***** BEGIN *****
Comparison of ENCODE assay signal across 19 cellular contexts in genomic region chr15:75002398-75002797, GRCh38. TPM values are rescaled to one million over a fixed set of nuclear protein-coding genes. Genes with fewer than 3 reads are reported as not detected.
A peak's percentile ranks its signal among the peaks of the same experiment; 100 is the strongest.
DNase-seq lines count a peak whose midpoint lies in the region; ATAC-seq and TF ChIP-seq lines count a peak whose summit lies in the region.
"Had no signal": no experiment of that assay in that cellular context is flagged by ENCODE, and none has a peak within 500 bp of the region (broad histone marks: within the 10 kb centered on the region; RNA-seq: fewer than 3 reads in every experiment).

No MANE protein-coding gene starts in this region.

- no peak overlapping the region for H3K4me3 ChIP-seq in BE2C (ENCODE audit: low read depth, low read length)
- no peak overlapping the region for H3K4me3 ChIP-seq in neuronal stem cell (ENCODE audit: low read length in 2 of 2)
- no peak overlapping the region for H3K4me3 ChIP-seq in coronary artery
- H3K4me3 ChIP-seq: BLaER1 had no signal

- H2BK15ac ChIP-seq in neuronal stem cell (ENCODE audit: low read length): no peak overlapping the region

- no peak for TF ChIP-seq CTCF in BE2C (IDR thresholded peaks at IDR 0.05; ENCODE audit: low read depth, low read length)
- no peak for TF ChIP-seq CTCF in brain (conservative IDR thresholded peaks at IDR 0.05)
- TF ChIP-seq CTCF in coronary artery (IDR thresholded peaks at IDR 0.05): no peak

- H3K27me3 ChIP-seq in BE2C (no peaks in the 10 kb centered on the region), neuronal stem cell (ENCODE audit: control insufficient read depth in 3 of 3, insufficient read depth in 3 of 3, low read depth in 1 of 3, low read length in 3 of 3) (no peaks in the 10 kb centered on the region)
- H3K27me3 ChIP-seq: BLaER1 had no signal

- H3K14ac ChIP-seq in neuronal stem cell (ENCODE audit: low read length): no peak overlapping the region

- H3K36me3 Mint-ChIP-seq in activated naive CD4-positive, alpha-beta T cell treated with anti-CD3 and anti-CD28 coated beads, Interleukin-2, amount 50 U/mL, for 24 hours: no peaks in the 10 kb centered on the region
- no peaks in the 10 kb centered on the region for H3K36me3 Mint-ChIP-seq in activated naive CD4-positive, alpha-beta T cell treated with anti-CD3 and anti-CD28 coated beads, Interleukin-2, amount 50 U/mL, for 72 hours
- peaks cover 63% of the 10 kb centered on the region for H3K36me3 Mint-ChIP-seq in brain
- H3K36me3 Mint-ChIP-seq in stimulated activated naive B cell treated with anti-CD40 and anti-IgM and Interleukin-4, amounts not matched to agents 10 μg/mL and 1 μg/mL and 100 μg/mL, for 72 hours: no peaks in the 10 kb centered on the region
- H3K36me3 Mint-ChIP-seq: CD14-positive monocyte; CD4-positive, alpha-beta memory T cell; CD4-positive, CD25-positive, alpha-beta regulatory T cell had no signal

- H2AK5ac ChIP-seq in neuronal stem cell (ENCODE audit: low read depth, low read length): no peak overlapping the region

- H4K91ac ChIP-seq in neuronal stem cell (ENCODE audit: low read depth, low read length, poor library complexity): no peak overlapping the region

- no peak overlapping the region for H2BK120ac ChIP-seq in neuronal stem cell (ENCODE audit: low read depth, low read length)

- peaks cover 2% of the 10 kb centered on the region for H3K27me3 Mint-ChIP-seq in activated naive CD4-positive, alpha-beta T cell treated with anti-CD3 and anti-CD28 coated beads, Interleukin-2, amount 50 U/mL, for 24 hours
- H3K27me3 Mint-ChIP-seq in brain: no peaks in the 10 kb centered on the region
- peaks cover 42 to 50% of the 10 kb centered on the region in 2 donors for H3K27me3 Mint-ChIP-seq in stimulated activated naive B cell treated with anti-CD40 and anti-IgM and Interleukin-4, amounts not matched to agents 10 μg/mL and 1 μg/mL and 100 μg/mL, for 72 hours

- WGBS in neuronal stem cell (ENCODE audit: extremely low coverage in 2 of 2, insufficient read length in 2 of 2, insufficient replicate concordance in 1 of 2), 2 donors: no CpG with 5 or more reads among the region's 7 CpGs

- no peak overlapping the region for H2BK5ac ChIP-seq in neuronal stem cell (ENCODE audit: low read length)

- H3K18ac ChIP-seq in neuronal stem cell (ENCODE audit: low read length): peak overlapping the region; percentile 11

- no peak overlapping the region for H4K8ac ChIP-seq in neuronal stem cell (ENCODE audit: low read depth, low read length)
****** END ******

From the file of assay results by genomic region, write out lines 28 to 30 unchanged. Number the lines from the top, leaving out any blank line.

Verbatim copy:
- WGBS in neuronal stem cell (ENCODE audit: extremely low coverage in 2 of 2, insufficient read length in 2 of 2, insufficient replicate concordance in 1 of 2), 2 donors: no CpG with 5 or more reads among the region's 7 CpGs

- no peak overlapping the region for H2BK5ac ChIP-seq in neuronal stem cell (ENCODE audit: low read length)

- H3K18ac ChIP-seq in neuronal stem cell (ENCODE audit: low read length): peak overlapping the region; percentile 11